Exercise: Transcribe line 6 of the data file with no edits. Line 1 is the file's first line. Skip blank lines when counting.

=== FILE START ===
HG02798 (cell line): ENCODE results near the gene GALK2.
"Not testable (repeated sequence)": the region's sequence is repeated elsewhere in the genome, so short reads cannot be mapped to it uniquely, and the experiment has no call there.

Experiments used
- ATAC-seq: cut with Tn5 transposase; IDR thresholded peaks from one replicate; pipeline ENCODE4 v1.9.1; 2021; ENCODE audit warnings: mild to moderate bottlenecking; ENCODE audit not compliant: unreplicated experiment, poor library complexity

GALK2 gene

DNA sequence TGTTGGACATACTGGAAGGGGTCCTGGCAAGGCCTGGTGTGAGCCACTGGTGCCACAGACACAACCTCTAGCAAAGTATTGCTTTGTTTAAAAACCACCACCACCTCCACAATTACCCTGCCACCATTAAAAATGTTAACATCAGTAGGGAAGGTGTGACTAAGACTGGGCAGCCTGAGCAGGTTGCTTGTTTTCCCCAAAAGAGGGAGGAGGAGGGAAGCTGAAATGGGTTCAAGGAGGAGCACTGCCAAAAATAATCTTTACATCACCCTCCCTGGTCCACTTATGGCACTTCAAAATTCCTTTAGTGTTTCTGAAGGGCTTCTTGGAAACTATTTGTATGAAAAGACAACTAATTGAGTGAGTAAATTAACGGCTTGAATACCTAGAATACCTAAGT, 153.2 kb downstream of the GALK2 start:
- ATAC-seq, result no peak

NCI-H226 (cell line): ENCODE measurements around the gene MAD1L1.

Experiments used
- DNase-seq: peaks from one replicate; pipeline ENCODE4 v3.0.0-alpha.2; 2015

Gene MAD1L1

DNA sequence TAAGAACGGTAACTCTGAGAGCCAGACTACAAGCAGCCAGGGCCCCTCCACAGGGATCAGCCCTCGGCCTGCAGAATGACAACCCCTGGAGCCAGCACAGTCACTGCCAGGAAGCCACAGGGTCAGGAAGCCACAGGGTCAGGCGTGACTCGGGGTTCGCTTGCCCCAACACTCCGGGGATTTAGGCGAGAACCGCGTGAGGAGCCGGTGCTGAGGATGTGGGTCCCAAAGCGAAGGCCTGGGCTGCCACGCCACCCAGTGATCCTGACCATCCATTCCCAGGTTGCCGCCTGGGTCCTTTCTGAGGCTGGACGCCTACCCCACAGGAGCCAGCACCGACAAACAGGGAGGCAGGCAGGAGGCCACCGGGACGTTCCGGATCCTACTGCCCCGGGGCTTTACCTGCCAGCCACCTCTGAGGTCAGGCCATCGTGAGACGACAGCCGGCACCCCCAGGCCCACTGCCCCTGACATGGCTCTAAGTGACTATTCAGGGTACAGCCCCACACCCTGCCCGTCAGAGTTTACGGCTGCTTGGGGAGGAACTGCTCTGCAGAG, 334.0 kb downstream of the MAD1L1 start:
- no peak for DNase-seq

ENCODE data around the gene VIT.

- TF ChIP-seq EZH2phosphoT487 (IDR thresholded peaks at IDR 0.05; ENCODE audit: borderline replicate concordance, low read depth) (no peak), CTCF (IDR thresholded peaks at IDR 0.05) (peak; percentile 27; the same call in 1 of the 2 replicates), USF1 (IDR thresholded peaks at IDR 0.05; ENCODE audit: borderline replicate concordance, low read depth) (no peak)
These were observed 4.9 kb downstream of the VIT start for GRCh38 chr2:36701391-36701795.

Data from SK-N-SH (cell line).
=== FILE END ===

DNA sequence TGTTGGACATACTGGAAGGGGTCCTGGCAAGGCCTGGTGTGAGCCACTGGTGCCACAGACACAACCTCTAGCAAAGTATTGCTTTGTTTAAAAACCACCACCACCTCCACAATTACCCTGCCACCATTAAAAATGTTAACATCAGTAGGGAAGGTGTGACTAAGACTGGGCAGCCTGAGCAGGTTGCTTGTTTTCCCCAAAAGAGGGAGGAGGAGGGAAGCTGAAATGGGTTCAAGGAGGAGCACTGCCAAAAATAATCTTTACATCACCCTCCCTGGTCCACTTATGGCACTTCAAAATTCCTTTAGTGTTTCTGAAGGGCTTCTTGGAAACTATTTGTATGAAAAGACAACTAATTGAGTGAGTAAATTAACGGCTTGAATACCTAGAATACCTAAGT, 153.2 kb downstream of the GALK2 start: